Change the world


This article, by Peter Myles - tourism specialist and chairman of the NMB Maritime Cluster – appeared in The Herald of 4 April 2018. 
For hundreds of years Port Elizabeth was referred to on navigational charts only as “a landing place with fresh water”.

Have the people of Port Elizabeth inherited a “backwater” mentality? Great cities attract tourists. People are attracted to cities with a positive image and high profile.

The image of a city is a reflection of the spirit of its residents and the unique features of that city.

Port Elizabeth has the following unique features: a city of firsts; a compact city, that is airport, seaport, railway station, accommodation, sports fields and stadium all in close proximity; Settlers Park and the Baakens Valley is a green lung in the middle of a five-biome city; Algoa Bay is a perfect bay for all water-sports and a marine biodiversity hotspot; 14 beaches spread over 40km of diverse coastline offer foreign and domestic tourists a choice of swimming, boating and recreational activities.

We should be celebrating our uniqueness.

Port Elizabeth has a long and colourful history, which includes the influences of many famous people.

Considered a warm and unassuming city, Port Elizabeth boasts a rich heritage formed by people from a multitude of different cultural groups.

The town boasted a diverse community of European, Cape Malay and other immigrants, and when the railway to Kimberley was built in 1873, it caused the town to grow rapidly. In 1861 Port Elizabeth was granted the status of an autonomous municipality. In 1836 it was made a free warehousing port and in 1837 the capital of a small adjacent district.

The prosperity of the port, followed by the construction of railways to the interior, earned for the port the designation of “the Liverpool of South Africa”.

The Port Elizabeth harbour became the focal point of strong growth in Port Elizabeth and by the 1860s it was the second largest city in the Cape Colony and one of the most important ports.

This changed with the discovery of gold and diamonds in the South African interior and the financial centre moving to the Witwatersrand, with Durban and Maputo’s ports becoming more active.

It was a major seaport with the most significant ore-loading facilities in the southern hemisphere.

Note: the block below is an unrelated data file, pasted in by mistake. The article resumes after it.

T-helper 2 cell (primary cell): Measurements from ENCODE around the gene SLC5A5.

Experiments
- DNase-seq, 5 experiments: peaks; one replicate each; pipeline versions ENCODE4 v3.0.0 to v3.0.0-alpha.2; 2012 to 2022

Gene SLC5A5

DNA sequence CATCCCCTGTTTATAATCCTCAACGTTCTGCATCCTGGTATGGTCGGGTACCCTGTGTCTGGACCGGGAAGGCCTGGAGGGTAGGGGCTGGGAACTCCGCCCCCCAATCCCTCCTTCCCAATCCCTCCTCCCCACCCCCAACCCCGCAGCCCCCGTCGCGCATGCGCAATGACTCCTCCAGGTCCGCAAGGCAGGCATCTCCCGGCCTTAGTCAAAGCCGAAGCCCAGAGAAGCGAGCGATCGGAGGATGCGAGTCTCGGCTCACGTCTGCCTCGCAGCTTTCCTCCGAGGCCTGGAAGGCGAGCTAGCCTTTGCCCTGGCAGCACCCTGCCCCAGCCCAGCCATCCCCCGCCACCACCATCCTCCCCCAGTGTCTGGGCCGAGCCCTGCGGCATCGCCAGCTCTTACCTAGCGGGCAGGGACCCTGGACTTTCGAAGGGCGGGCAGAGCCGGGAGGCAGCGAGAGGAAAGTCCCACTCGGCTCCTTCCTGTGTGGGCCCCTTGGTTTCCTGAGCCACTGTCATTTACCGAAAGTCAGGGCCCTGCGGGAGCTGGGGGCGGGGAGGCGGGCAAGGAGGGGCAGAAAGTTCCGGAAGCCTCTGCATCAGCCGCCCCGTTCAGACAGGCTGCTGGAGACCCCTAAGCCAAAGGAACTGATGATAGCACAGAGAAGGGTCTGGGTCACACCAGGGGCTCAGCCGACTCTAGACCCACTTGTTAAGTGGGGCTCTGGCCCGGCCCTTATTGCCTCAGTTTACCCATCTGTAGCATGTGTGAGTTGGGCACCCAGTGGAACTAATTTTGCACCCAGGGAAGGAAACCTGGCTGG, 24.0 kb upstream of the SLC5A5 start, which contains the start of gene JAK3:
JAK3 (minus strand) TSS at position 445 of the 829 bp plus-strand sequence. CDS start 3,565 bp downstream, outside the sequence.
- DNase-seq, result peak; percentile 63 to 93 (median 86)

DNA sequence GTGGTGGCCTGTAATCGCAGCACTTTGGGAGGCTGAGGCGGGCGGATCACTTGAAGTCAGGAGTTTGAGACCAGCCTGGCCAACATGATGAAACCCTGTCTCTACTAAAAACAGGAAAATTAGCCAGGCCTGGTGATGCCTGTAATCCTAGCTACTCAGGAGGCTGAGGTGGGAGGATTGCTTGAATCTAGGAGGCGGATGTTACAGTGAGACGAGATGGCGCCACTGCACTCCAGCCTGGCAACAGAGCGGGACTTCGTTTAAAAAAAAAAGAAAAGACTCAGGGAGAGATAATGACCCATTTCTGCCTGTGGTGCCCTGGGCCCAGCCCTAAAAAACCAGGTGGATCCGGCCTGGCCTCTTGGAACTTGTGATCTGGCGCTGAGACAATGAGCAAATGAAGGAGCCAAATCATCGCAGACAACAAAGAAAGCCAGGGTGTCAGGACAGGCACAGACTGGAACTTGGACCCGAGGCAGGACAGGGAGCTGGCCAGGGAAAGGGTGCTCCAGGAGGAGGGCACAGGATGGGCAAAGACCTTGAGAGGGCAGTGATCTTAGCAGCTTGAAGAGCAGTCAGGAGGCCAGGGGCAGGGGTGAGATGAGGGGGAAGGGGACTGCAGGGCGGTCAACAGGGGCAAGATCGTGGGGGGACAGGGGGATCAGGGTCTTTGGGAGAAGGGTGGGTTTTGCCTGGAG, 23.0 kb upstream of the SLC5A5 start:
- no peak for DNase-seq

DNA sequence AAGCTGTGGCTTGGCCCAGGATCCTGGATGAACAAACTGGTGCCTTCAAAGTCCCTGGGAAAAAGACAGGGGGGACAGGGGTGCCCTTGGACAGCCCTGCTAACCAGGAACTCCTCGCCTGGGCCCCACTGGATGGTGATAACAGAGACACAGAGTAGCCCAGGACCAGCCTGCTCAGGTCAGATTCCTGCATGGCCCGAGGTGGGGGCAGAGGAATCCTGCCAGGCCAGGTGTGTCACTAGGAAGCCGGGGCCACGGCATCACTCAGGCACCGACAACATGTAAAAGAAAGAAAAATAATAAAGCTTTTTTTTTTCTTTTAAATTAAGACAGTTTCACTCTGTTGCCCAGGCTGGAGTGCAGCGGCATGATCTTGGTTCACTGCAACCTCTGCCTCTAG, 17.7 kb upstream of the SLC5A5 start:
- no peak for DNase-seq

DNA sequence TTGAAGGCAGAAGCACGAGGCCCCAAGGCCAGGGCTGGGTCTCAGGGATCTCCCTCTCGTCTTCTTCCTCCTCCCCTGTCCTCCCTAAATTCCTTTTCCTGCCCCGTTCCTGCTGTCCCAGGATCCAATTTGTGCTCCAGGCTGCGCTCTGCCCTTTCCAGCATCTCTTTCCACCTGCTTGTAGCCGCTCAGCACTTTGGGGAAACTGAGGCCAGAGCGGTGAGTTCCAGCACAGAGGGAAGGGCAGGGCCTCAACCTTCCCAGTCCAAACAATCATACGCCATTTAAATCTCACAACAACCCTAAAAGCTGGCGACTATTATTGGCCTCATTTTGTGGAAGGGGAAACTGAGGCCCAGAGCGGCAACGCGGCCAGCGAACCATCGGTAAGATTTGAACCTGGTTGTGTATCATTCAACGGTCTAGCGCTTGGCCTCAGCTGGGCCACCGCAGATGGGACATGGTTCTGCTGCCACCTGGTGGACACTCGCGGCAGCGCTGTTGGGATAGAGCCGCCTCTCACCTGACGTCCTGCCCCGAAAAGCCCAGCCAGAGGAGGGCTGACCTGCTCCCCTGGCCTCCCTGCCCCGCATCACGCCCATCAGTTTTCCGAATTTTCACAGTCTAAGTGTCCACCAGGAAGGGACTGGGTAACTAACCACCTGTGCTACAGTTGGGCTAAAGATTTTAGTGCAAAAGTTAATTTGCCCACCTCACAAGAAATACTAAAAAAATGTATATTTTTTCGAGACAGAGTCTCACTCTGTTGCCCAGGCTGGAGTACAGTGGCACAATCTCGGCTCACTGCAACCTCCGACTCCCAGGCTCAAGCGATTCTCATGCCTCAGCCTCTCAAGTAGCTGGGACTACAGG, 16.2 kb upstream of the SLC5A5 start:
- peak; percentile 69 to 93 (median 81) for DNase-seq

After decades of proposals, promises and postponements, Port Elizabeth is likely to see construction of its long-mooted waterfront development begin within the city’s harbour next year.

The idea of a waterfront development had been touted by a succession of Nelson Mandela Bay municipal leadership and development experts.

The relocation of the manganese ore dumps and fuel tank farm opens the door for inward investment opportunities.

Not only will the move unlock the tourism and ocean economy potential of the region, but it will also result in road, rail and maritime activities in Nelson Mandela Bay getting a major boost in terms of service contracts and employment opportunities.

Transnet, as part of the pre-feasibility studies, is also making considerations for all the necessary architectural work, engineering designs, and environmental and commercial studies to ensure optimal use of the land.

Transnet will also call for proposals for the development, construction and operation of the facility.

The opportunity for Port Elizabeth to move from mediocrity to greatness has arrived.

With its rich maritime history and world class Ocean Sciences Campus, Nelson Mandela University (NMU) is primed to become the most relevant ocean sciences and maritime university in Africa.

NMU is also host to both the South African International Maritime Institute (SAIMI), and Chair of Law of the Sea and Development in Africa.

Contact information
Ms Zandile Mbabela
Media Manager
Tel: 0415042777